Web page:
Boston Musicians celebrate John Harbison's birthday
50TH BIRTHDAY CELEBRATION
Conducted by Craig Smith
Rose Mary Harbison, violin solo
Chorus Pro Musica,
Steven Lipsitt, guest chorus master
Harbison's Violin Concerto
Act II from Harbison's Winter's Tale.
Emmanuel Church, April 28.
By JONATHAN RICHMOND
HARBISON'S VIOLIN CONCERTO is a remarkable work, bursting with energy and imagination, so it was quite appropriate that his virtuoso violinist wife Rose Mary should provide a fiery but also intensely lyrical performance of it in celebration of her husband's 50th birthday.
The concerto might be described as a song in three movements, and Rose Mary Harbison elicited vocal qualities from her violin, drawing contrasted shades of darkness, but singing elatedly as well. It was a display that was inescapably gripping; one which established this as one of the most important concerto compositions of recent years.
The elaborate opening to the third movement was very beautifully played, torment emerging from below the surface to ravishing effect. This is emotionally complex and at times troubling music; yet it emerged with a smile, as if sent by Mozart, transcribed by Mahler, but endowed with the special originality of John Harbison.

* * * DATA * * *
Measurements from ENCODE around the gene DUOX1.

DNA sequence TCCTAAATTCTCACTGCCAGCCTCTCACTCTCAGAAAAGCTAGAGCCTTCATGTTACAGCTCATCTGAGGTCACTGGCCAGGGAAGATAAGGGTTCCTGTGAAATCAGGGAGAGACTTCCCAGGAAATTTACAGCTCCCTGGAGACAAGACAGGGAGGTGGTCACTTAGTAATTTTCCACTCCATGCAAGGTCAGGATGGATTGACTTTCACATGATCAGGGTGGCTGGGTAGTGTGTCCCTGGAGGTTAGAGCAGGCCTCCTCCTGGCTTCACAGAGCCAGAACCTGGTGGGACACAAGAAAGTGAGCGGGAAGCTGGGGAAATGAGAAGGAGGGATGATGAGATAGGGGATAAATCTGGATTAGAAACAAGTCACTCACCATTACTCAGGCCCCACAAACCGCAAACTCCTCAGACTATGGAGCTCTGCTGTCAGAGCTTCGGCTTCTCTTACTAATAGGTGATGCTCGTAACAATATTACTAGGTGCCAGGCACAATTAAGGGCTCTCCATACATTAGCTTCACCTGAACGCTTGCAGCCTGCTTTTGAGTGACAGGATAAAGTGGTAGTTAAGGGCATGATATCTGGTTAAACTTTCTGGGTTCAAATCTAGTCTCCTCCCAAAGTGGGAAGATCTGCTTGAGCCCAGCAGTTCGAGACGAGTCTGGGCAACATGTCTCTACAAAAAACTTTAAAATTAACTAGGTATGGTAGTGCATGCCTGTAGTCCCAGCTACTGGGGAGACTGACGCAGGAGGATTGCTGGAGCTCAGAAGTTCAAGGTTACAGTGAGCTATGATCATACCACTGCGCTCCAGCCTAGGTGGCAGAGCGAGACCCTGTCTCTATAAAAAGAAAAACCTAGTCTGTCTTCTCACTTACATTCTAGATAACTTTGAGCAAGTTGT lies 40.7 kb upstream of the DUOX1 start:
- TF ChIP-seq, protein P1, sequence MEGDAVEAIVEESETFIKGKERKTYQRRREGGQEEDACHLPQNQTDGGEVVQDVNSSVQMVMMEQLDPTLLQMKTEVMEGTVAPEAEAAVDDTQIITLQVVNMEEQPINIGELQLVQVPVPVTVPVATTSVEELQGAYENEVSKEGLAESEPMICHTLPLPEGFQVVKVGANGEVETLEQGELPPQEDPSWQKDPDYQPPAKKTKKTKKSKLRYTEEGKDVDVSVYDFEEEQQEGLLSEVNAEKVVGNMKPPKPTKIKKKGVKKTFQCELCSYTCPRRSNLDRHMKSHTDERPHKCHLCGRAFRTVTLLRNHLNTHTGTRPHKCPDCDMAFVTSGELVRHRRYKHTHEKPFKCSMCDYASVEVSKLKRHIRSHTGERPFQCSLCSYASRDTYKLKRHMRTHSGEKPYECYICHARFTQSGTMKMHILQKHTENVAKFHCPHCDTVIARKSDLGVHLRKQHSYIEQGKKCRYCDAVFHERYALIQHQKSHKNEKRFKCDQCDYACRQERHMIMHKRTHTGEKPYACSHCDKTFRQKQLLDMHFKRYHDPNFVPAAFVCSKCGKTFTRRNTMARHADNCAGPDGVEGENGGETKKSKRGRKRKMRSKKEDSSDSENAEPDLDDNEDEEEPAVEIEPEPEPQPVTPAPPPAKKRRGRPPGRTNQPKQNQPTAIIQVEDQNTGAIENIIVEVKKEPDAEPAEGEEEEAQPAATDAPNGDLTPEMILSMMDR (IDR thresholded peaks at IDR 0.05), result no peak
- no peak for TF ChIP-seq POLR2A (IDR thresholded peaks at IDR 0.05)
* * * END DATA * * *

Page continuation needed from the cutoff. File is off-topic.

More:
Rhythms are at times powerful, and they help propel the concerto forward. They were well developed and displayed during this performance. The music, then, was made to operate on several levels, both physical and spiritual. If rhythm paints pictures of the outer, human world, and lyricism is the vital means of conveying emotion, then the inner structure of the music itself -- its changing dynamics and contrasted colors and tempi -- transmit a message which is profoundly spiritual.
Rose Mary Harbison was clearly at the center of attention, but Craig Smith saw to it that the Emmanuel orchestra was in sympathy with her. This is extraordinary music, and it was breathtakingly performed.
The second act of Harbison's opera Winter's Tale completed the program. This has dark music, and sometimes it seems to get too gloomy. The scoring is nonetheless evocative, with particular attention given to conveying beauty of language. The outstanding performance of the evening came from Jane Bryden as Perdita, whose expressive voice got to the heart of the music's drama. Frank Kelley as Florizel produced many a sweet tone, while James Maddalena provided a probing characterization of the part of Leontes. He was well-paired with Mary Westbrook-Geha as Paulina.
Gloria Raymond provided a delightful, bright, performance of the brief part of Hermione.
The chorus was not in good shape, sounding muddled from its position well behind the orchestra. And, although this was a concert performance and many of the individual singers' accounts were fine, more attention should have been paid to dramatically unifying the performance as a whole. This can be done -- even without a stage and costumes -- if the relationships between vocal parts are better studied and realized.